My parents are musicians and met because of BABBA, an ABBA tribute band. Mum and her friend Kathy began the group and met dad at his audition, they’d play Benny and Frida, who were a couple for a long time. My parents were so committed to the roles they got married! It’s a joke, but funnily enough today my brother and I perform in BABBA.
I am Jade Alice. I am a singer, songwriter, producer, and performer. I’ve been writing songs since I was 11 years old and today performing and writing are the main things I do. I was born in 1996 and have lived in the suburb of Viewbank since I was three.
When I was little I’d tour with my parents. I’d sleep backstage and see them perform and thought it was the coolest thing. The music became ingrained in me, and as I grew older I found an appreciation for how well constructed ABBA’s pop music was. I’ve played Agnetha for almost two years now; two girls had been sharing the role but both got big breaks and left, so someone needed to fill in. This was in my third or second year of uni, which was weird cause some shows were at Melbourne Uni. I figured I’d be at school anyway so I’d just hop up there and do it!
I studied Interactive Composition at the Victorian College of the Arts. We wrote music and integrated it with other media and art forms. At times ‘interactive’ meant the audience would be involved, or we‘d work with students from theatre or film studies. At the end of each year, we’d have live folio performances which were very unique; we all had very different musical backgrounds and sounded completely dissimilar. We had classes on production, theory, and music-making laboratories where we’d write for specific purposes. And we had a music business subject.
The business class needed a lot more attention, as it’s one of the things musicians know less about. Many of us aren’t business-minded, so at the end of the course, we felt overwhelmed. A lot of our time is spent on the craft of being a musician and writing, so when we get to the end there’s panic; we know nothing about getting into the industry or what jobs are out there. I was lucky; I won a contest in my first year and got to release music with professionals. That taught me a lot about the industry.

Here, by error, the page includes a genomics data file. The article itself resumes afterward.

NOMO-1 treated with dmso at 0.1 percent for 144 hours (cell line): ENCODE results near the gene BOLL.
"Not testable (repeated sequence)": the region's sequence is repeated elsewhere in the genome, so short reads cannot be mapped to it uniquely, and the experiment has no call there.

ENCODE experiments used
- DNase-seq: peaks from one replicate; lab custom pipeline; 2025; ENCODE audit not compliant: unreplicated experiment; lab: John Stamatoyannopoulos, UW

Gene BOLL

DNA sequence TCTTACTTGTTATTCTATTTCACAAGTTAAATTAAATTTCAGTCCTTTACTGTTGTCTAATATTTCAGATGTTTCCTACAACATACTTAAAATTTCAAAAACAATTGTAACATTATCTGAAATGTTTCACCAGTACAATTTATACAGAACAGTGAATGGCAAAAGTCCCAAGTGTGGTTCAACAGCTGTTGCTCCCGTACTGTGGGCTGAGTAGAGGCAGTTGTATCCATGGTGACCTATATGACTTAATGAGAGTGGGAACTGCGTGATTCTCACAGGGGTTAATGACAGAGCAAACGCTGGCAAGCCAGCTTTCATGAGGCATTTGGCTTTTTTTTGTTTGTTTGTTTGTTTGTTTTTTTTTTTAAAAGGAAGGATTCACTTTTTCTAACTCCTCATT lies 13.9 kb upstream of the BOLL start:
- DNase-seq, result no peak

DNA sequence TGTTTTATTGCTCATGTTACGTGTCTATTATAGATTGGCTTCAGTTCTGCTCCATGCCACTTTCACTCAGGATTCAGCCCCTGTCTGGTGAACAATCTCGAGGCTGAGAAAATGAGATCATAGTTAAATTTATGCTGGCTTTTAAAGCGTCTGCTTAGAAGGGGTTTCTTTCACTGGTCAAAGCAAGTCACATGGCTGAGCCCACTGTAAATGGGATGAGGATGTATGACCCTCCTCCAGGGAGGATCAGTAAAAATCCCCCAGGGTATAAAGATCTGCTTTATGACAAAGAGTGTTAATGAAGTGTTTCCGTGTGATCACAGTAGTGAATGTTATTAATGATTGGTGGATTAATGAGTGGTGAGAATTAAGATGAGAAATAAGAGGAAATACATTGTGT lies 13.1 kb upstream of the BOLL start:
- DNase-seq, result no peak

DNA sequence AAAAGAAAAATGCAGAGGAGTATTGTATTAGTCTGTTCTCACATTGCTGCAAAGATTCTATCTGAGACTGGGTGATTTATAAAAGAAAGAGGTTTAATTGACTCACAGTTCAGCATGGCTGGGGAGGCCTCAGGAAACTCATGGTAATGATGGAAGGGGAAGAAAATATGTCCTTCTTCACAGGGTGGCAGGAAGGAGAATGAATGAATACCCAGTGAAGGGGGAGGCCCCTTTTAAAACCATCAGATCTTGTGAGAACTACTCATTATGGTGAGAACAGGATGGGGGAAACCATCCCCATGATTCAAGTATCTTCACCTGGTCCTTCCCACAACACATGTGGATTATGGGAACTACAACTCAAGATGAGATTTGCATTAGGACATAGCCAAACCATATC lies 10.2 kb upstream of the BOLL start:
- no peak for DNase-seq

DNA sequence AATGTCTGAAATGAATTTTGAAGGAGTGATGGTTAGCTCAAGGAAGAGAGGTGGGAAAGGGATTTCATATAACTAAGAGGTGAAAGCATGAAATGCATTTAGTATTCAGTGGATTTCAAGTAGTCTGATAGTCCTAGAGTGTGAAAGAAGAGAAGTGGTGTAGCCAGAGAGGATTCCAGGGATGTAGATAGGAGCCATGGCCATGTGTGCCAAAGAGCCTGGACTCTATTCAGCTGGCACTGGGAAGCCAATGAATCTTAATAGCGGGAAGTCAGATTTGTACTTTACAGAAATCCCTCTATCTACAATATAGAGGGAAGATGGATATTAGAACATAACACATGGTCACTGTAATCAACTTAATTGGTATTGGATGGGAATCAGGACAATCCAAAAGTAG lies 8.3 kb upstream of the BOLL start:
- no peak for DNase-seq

When high school ended I questioned whether to go to Uni. or take a year off and pursue music. Sometimes I wonder what would have happened, but I wasn’t ready to leave the structure of school, and I had always dreamed of going to VCA. Dad had studied a music-related course at uni and mum did dental nursing. Her family came from Italy in the ‘50s to find work, and had a traditional view on careers and looking after your family. That swayed mum away from studying music, though she still sang in a choir. Then one night she and Kathy were at the Royal Derby Hotel and heard an ABBA tribute band was needed. That’s how BABBA started, and 20 years later this crazy career has taken them everywhere.
When I started songwriting in primary school there was no one around me doing that, but my parents supported me. I was a bit geeky then, not into sports, not into girls’ fashion, and a daydreamer, so I got teased. I had good friends though; we’d gone to the local kinder together, then primary school and onto Viewbank College. In high school, music was a big part of my life, and I spent a lot of time at the Banyule Theatre. Being outside the school grounds made the theatre special. It was our own space and time, like a safe place for students in the productions.
I had a very sheltered life with my world for so long been this small area around my house. That’s why going to VCA was appealing; I’d be where everything was happening, and with people who did what I did. Back then I thought I’d be defined by my studies, and if I didn’t do music, and only music, I’d have failed. That was my definition of success at VCA, but I also recall being told in business class that many of us wouldn’t end up doing music as a career. Since then I’ve realised that writing music I’m proud of and putting it out for the world, is being successful. Doing other work at the same time won’t define me nor take anything away.
I enjoy doing cover work, interpreting and connecting with others’ songs, but for that same reason, I want to create something of my own that people connect with. Being emotional is seen as a weakness by some but if you can be at your most vulnerable, and have others see themselves reflected in your words, or help someone articulate those emotions they just can’t... I think that’s something very strong and very rewarding.